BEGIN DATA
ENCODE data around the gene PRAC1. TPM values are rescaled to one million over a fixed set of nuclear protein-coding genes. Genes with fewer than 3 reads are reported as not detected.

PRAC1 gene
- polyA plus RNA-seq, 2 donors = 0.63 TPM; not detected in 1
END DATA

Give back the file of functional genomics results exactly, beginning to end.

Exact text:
ENCODE data around the gene PRAC1. TPM values are rescaled to one million over a fixed set of nuclear protein-coding genes. Genes with fewer than 3 reads are reported as not detected.

PRAC1 gene
- polyA plus RNA-seq, 2 donors = 0.63 TPM; not detected in 1